2. Efficiency Metrics: Showcase the improvements to your daily tasks and operations themselves. Efficiency metrics measure actual process alignment within the everyday workings of your organization. They should show an alleviation of the pain points and an enhancement of the specific process goals you outlined from the get-go. If they don’t, you may need to make more system, software or role tweaks.
  3. Value Metrics: Round out the list of meaningful metrics to track and encompass any finance or budget-related changes that occurred as a direct result of the automation. These include variables like expenses saved from better inventory management, costs cut due to the elimination of an unnecessary workflow chokepoint or business capital expanded due to analyzed resource allocation. 

Through these three key performance indicators (KPIs), you can gain value-based, evergreen assessments on the actual nature of your process improvements. Keep reading for further details and applications of activity, efficiency and value-based automation testing tools.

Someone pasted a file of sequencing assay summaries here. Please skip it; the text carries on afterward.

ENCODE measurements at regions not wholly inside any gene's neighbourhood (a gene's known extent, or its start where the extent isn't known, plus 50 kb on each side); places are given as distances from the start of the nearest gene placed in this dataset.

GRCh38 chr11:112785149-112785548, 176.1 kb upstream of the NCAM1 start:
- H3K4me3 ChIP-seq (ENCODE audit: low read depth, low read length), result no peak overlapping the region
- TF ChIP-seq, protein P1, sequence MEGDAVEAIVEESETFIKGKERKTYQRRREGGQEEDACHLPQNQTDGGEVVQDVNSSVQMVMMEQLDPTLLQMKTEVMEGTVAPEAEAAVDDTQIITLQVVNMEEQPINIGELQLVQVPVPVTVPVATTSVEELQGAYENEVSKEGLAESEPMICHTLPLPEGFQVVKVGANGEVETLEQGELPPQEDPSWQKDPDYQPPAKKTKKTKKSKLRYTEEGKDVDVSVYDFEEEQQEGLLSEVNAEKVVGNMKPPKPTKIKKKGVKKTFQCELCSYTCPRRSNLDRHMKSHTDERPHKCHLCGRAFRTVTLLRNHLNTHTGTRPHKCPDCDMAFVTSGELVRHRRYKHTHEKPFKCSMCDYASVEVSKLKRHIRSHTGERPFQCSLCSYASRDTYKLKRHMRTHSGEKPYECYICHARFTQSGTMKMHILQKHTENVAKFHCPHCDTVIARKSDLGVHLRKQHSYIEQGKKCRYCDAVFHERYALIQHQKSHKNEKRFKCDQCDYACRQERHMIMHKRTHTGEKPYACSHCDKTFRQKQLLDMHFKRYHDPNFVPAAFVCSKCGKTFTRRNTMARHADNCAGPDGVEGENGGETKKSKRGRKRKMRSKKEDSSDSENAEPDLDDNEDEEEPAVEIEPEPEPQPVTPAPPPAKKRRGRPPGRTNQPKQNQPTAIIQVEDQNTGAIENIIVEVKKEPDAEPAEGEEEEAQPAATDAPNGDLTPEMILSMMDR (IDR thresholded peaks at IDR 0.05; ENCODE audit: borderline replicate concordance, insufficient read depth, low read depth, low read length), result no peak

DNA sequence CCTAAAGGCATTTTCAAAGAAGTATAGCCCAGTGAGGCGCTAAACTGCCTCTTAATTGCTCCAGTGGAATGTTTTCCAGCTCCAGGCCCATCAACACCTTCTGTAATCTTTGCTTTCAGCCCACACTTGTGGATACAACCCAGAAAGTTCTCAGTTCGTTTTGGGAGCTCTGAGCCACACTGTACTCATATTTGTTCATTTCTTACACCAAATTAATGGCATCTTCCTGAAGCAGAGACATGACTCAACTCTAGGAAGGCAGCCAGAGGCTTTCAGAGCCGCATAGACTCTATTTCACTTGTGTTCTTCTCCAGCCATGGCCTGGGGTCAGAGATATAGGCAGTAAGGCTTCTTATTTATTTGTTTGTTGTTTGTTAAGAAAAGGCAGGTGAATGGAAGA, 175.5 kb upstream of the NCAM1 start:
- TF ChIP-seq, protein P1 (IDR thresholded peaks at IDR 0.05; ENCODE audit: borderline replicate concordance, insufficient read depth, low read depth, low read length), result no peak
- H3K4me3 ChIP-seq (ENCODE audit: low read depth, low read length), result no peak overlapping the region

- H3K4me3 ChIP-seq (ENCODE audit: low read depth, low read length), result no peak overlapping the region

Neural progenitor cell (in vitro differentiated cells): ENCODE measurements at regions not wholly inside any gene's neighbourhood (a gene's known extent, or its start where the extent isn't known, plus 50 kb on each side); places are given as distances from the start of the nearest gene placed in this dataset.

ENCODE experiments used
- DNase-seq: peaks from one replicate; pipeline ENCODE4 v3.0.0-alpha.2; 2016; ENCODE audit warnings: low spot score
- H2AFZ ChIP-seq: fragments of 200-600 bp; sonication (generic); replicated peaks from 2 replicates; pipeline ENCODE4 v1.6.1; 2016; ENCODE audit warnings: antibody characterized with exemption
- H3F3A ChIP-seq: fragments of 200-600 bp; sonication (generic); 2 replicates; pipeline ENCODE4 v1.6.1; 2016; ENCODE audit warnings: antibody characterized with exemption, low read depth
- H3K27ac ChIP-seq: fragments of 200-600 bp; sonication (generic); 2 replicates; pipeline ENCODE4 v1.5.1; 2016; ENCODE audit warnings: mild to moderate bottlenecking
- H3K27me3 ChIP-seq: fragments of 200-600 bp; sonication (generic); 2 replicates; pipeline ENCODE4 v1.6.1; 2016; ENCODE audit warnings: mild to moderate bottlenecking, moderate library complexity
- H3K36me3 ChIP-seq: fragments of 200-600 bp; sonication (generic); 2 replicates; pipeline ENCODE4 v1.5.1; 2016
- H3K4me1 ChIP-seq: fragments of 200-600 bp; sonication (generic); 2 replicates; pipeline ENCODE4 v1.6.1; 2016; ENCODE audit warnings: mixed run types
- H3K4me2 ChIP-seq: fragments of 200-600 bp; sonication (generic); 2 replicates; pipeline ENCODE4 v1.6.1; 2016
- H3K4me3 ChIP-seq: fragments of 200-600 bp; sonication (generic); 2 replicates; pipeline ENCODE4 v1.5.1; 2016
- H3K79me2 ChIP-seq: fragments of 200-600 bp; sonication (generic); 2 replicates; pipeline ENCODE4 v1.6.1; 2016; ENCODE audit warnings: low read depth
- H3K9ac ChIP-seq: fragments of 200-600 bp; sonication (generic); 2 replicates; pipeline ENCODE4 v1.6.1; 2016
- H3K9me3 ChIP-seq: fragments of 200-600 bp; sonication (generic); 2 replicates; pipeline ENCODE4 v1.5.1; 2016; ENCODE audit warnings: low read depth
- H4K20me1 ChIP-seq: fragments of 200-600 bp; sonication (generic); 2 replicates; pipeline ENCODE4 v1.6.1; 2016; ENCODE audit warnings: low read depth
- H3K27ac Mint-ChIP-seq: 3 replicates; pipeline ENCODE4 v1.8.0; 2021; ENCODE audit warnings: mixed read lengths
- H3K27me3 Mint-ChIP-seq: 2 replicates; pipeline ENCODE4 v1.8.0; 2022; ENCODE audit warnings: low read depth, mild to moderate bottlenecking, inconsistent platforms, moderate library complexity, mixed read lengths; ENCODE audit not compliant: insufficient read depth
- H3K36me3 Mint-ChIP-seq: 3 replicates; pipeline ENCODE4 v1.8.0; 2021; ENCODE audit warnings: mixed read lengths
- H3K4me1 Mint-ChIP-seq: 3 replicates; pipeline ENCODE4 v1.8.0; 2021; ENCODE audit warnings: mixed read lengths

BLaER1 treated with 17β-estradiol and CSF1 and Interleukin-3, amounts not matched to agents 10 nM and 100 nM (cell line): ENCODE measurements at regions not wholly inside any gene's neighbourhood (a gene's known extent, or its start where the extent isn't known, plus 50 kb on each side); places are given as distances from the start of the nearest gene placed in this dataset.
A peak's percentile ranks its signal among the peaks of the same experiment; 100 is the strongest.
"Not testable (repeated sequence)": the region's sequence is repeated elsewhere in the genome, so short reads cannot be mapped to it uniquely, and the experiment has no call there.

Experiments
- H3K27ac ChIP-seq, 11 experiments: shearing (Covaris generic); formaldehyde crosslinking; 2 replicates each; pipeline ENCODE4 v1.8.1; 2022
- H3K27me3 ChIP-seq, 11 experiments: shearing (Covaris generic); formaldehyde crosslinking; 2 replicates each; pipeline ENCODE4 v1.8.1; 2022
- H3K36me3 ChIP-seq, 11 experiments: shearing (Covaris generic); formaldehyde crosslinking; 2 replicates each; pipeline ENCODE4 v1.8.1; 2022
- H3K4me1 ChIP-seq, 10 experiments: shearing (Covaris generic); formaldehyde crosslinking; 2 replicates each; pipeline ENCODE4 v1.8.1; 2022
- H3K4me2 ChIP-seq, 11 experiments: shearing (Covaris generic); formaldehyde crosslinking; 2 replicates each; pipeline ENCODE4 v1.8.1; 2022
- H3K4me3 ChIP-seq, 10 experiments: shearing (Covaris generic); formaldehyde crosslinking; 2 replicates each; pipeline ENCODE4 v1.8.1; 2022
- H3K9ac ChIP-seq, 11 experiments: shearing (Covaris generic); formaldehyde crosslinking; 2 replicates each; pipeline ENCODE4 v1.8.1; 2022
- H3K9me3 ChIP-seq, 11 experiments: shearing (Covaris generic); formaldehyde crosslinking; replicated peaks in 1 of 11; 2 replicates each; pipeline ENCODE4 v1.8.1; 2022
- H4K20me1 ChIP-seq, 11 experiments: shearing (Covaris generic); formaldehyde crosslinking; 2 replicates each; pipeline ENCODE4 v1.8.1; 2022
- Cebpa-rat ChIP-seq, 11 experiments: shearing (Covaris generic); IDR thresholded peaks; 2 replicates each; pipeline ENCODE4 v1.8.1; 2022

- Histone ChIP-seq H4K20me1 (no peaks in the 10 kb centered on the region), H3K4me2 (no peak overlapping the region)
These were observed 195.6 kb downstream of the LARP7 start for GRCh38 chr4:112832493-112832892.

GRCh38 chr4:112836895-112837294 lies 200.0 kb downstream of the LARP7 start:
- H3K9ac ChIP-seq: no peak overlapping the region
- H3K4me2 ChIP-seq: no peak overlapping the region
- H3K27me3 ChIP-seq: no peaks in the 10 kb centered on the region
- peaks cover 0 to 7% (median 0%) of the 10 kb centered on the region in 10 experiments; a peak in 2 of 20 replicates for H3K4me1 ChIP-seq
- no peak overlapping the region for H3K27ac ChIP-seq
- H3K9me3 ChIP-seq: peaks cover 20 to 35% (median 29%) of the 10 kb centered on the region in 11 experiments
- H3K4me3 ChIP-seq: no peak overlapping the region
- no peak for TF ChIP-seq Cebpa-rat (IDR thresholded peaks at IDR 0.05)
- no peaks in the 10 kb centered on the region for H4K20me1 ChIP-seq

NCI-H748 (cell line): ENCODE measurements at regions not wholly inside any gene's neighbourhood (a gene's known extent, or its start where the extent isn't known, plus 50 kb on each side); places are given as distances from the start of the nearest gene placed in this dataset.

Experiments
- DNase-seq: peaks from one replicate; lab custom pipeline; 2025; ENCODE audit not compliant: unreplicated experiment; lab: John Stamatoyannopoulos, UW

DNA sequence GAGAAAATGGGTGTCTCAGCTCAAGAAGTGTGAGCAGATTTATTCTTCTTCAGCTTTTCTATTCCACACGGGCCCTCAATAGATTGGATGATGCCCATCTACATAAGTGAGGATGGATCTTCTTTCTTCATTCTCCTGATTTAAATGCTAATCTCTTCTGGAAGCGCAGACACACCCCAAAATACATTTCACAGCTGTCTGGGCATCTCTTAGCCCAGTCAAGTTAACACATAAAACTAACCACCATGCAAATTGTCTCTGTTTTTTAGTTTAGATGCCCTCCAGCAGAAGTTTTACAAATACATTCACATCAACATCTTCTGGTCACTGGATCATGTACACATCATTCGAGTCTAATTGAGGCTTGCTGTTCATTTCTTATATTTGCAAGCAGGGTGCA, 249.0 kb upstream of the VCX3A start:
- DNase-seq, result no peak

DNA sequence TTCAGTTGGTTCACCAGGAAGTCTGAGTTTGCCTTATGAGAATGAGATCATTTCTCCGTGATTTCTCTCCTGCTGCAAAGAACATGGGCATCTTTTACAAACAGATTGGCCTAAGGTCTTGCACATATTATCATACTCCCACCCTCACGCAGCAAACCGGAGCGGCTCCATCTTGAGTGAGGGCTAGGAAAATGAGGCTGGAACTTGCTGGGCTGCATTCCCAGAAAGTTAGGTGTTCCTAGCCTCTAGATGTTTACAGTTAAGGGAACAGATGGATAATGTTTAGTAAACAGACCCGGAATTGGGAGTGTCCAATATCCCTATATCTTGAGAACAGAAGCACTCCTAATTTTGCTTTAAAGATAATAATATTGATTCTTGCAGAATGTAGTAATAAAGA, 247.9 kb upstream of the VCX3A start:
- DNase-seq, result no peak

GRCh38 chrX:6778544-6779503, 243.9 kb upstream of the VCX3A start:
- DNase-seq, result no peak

1. Activity Metrics

Specific examples of activity-based data metrics to track include the following:

  • Automation Ramp-Up Time: The entire timeline it takes to research, select, integrate, train, pilot and then fully utilize a new automated program, software or piece of equipment. Ramp-up times are a critical baseline to compare other activity metrics to. 
  • Usage Rates: What percentage of employees are using the new software, applications or equipment? How long are they using it, and for how many tasks? What are the completion times of these tasks, especially compared to before? Usage rates like these help you quantify employee activity and their engagement with the overall tweaked system.
  • Case Studies: Turn your ramp-up, engagement and usage data into a before-and-after case study, which in turn becomes prime material to share with C-level executives and other stakeholders on the success of your new automated business process endeavor.